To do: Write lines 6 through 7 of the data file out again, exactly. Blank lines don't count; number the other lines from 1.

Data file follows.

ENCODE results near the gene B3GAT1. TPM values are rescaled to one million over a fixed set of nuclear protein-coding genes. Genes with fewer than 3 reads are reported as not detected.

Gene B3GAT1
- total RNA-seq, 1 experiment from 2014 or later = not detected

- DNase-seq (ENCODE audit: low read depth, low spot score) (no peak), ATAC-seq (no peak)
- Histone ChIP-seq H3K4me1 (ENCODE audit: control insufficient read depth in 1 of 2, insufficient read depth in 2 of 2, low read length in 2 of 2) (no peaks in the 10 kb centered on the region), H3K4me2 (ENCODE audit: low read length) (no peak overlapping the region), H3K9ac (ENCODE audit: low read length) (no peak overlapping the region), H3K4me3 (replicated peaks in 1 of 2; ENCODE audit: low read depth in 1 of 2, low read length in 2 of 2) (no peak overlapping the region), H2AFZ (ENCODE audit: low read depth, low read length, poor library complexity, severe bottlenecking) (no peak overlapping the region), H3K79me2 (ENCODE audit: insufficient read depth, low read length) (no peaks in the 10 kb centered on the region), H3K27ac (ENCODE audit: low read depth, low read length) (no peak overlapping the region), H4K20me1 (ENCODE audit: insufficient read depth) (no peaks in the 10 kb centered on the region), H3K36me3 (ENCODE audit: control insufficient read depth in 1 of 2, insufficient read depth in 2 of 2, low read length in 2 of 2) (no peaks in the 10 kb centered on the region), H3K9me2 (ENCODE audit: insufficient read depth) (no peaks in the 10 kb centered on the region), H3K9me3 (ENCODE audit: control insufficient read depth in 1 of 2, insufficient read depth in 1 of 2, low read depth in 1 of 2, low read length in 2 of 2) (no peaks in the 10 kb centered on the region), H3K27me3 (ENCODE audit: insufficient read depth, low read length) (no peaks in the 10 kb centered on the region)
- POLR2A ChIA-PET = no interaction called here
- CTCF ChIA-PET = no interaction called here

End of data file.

- POLR2A ChIA-PET = no interaction called here
- CTCF ChIA-PET = no interaction called here